For many centuries the religious motive held strong, and art was the servant of the Church. It taught the Bible truths, but it also embellished and adorned the interiors of
the churches. All the frescos, mosaics, and altar-pieces had a decorative motive in their coloring and setting. The church building was a house of refuge for the oppressed, and it was made attractive not only in its lines and proportions but in its ornamentation. Hence the two motives of the early work—religious teaching and decoration.
SUBJECTS AND TECHNICAL METHODS: There was no distinct Judaic or Cheistian type used in the very early art. The painters took their models directly from the Roman frescos and marbles. It was the classic figure and the classic costume, and those who produced the painting of the early period were the degenerate painters of the classic world. The figure was rather short and squat, coarse in the joints, hands, and feet, and almost expressionless in the face. Christian life at that time was passion-strung, but the faces in art do not show it, for the reason that the Roman frescos were the painter's model, not the people of the Christian community about him. There was nothing like a realistic presentation at this time. The type alone was given.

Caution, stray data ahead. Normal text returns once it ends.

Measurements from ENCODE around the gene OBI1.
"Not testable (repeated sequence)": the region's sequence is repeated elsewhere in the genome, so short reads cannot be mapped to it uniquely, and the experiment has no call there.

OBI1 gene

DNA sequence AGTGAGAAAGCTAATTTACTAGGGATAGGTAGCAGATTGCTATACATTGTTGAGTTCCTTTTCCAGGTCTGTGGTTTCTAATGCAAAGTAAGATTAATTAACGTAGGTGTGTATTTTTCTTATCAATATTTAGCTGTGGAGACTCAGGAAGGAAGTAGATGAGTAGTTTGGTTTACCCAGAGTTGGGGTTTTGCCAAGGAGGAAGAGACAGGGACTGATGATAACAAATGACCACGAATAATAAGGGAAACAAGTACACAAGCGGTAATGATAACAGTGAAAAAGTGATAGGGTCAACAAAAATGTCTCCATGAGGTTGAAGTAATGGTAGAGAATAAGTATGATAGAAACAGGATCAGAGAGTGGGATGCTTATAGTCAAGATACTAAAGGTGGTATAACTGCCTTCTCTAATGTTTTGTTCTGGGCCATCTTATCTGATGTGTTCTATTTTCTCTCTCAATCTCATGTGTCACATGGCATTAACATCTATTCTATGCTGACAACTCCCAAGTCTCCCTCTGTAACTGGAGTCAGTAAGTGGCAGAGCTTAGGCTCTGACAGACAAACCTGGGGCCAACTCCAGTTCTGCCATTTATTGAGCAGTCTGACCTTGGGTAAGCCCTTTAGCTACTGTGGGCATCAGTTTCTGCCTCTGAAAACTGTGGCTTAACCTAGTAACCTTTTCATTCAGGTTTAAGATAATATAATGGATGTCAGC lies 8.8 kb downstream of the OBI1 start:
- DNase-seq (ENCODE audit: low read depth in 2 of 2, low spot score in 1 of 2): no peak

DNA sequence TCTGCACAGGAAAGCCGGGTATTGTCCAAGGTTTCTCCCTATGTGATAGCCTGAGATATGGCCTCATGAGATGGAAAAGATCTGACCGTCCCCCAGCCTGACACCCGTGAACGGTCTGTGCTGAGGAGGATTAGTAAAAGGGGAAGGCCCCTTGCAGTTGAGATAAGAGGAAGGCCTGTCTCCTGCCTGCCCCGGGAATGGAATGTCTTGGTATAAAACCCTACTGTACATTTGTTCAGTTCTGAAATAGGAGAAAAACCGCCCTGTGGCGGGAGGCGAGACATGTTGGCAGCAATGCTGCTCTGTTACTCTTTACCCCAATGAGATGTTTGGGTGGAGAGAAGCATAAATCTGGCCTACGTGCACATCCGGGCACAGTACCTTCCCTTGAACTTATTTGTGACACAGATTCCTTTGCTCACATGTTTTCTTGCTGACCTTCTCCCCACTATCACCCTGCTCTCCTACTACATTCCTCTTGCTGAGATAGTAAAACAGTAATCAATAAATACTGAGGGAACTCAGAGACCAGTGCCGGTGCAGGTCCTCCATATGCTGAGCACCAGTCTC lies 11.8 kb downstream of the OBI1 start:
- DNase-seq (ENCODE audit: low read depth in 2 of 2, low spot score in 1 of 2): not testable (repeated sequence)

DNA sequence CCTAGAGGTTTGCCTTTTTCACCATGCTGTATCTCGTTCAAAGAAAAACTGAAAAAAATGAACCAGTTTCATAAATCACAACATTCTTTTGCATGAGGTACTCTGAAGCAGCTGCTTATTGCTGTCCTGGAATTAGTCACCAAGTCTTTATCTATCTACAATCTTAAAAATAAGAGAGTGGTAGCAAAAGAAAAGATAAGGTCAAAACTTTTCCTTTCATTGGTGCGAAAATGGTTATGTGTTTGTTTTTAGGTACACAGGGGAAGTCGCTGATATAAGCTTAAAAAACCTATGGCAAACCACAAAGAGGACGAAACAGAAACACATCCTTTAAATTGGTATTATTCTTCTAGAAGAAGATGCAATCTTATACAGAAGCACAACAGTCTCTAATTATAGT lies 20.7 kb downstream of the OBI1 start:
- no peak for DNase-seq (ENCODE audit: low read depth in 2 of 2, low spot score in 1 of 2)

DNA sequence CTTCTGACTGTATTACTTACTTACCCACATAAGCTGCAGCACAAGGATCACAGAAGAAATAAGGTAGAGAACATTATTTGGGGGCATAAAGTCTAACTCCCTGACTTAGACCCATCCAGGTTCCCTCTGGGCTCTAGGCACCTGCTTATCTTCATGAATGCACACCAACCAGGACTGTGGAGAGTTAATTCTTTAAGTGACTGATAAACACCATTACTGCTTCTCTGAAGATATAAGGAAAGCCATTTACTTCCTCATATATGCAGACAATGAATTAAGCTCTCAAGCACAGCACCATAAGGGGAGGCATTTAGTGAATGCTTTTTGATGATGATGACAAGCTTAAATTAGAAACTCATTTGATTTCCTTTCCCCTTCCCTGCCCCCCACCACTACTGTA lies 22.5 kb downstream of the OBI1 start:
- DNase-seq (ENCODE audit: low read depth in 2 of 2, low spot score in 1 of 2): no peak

In the drawing it was not so good as that shown in the Roman and Pompeian frescos. There was a mechanism about its production, a copying by unskilled hands, a negligence or an ignorance of form that showed everywhere. The coloring, again, was a conventional scheme of flat tints_ in reddish-browns and bluish-greens, with heavy outline bands of brown. There was little perspective or background, and the figures in panels were separated, by vines, leaves, or other ornamental division lines. Some relief was given to the figure by the brown outlines. Light-and-shade was not well rendered, and composition was formal. The great part of this early work was done in fresco after the Roman formula, and was executed on the walls of the Catacombs. Other forms of art showed in the gilded glasses, in manuscript illumination, and, later, in the mosaics.
Technically the work begins to decline from the beginning in proportion as painting was removed from the knowledge of the ancient world. About the fifth century the figure grew heavy and stiff. A new type began to show itself. 'The Roman toga was exchanged for the long liturgical garment which hid the proportions of the body, the lines grew hard and dark, a golden nimbus appeared about the head, and the patriarchal in appearance came into art. The youthful Orphic face of Christ changed to a solemn visage, with large, round eyes, saint-like beard, and melancholy air. The classic qualities were fast disappearing.